No one is asking anyone to take pity on newspapers.
We are quite used to catching it from all quarters for pursuing the truth and championing the public’s right to know. In the past decade, newspapers and the printed word in general have also faced off against unparalleled changes in our industries.
From the migration to digital from print, shifting business models, stiff competition from electronic media and unprecedented attacks from the Trump administration, times have never been tougher.
Unlike some industries in transition, we have not called on government to grant us special legislation to spare our bottom line, abandon regulations or grant us tax credits.
However, this year the Trump administration imposed import tariffs on uncoated groundwood paper — better known as newsprint — from Canada.
These tariffs — as high as 32 percent — are an additional cost that pose a serious threat not just to an entire industry, but to tens of thousands of jobs. Not just in the newspaper industry, either, but to paper manufacturers, book publishers and commercial printers.
Still, as great as the threat is that these tariffs pose to the livelihoods of an estimated 600,000 workers in the U.S. printing and publishing industries, another one looms even larger.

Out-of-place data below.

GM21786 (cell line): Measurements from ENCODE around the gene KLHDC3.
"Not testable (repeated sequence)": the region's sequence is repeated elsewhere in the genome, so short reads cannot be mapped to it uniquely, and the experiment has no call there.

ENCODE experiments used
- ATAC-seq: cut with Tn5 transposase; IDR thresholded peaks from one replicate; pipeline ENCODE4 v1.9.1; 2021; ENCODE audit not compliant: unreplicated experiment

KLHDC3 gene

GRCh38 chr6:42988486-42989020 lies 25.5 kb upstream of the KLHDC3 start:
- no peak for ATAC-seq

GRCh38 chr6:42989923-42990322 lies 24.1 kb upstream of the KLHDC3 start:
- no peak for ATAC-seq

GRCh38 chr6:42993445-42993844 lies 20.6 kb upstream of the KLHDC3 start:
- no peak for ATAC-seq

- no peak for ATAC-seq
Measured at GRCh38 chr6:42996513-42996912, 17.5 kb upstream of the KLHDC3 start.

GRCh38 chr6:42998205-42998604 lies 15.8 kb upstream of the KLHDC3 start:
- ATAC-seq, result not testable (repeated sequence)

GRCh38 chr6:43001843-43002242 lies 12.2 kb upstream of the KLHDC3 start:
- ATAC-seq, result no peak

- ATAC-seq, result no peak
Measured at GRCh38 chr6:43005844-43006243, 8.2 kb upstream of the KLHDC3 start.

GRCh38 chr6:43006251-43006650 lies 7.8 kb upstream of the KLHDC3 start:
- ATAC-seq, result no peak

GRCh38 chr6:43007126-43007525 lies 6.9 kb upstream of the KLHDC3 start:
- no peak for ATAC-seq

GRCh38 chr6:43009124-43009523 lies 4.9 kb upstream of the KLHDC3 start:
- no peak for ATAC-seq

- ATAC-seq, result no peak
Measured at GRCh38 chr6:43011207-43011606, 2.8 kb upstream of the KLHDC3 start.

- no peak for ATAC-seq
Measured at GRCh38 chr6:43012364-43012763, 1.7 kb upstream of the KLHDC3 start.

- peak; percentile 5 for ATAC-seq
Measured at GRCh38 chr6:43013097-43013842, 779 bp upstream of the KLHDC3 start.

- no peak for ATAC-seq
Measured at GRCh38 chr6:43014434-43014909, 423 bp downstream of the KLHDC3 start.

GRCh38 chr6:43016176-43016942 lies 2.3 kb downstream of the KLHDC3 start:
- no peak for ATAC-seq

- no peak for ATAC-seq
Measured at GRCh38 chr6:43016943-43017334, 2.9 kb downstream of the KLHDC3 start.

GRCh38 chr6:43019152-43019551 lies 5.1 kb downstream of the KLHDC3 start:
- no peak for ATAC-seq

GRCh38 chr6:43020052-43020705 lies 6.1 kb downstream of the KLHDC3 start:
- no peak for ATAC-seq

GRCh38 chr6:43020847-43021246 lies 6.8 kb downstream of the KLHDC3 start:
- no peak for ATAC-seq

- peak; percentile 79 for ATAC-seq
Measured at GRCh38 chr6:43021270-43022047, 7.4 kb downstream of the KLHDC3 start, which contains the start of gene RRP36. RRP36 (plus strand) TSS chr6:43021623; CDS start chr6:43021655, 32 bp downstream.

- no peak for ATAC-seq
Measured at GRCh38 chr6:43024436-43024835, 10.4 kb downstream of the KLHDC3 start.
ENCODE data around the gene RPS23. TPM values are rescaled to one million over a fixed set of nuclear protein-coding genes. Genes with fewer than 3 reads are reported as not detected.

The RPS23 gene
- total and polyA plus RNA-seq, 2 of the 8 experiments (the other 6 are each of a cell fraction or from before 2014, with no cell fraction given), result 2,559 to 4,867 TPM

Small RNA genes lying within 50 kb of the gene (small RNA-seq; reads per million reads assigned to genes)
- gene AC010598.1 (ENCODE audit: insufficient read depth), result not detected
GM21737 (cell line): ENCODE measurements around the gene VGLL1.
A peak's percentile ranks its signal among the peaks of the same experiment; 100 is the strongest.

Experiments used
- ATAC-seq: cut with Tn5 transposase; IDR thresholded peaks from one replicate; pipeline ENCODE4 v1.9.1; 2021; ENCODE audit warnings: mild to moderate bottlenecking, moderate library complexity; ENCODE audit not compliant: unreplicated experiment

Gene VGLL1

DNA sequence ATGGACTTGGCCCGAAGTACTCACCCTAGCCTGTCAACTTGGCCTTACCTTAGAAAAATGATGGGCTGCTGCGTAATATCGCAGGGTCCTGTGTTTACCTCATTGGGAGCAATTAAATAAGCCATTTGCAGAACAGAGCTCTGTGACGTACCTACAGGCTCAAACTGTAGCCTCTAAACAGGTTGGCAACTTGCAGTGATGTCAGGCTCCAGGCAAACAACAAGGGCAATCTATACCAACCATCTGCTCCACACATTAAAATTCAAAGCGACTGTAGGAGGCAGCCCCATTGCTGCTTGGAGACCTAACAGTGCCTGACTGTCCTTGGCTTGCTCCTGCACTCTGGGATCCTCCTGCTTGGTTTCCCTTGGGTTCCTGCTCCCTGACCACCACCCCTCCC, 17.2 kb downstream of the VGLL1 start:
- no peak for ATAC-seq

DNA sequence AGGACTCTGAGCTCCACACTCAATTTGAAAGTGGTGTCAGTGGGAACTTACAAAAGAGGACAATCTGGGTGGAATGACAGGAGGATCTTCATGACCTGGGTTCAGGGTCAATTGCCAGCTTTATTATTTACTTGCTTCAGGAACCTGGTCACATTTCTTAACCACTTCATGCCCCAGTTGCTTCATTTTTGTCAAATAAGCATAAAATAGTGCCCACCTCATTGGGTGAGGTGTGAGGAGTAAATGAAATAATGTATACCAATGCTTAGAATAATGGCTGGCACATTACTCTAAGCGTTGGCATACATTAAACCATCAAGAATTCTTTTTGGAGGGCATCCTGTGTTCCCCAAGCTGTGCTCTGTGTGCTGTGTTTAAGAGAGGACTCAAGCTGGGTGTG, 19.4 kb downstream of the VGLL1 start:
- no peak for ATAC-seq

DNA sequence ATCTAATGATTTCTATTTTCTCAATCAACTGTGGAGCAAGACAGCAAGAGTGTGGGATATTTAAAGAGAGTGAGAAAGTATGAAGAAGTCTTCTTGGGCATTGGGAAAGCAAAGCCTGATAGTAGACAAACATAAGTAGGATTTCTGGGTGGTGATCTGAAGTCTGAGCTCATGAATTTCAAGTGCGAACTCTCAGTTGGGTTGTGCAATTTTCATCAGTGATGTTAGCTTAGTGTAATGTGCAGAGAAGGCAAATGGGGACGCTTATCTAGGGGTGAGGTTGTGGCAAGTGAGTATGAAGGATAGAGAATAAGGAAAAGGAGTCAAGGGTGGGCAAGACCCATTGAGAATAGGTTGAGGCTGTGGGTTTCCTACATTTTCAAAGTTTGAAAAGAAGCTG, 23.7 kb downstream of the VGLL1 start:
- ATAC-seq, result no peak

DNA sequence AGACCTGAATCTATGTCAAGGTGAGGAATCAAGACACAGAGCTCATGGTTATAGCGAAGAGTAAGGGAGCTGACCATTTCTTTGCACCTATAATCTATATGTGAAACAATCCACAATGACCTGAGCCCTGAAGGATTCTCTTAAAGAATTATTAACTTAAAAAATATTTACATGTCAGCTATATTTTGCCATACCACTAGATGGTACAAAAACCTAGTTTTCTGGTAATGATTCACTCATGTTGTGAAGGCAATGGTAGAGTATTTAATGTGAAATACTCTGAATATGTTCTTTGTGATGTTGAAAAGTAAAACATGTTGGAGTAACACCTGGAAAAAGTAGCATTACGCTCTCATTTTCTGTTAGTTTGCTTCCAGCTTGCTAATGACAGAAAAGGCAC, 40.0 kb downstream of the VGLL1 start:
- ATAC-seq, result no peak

That is the threat to the rights of a free press embodied in the First Amendment and its ability to serve as a watchdog on government.
President Trump has made it clear he is not a supporter of the media, and this is obviously another attempt by him to muzzle the press. From proposing weakened libel laws to taking away credentials and relentless social media attacks and cries of “fake news,” his actions smack of a despot.
This week, a bipartisan group of 10 U.S. senators, including Sen. Shelley Moore Capito, introduce legislation to freeze these Canadian newsprint tariffs.
S. 2835, the “Protecting Rational Incentives in Newsprint Trade Act” — PRINT Act — would suspend the new tariffs on newsprint from Canada.
At the same time, it would require the Department of Commerce to study these tariffs’ impact on the printing and publishing industries in a report within 90 days.
As we understand trade laws and their application, they are designed to shield domestic industries, not do them irreparable harm.
Much like the Trump administration, there is no sense of sanity embodied in these tariffs on newsprint.
We urge Sen. Joe Manchin and the rest of our state’s congressional delegation to support the PRINT Act.
This additional tax on newspapers’ most essential raw material cripples our future viability.
And if you read the fine print, it effectively could silence a free press.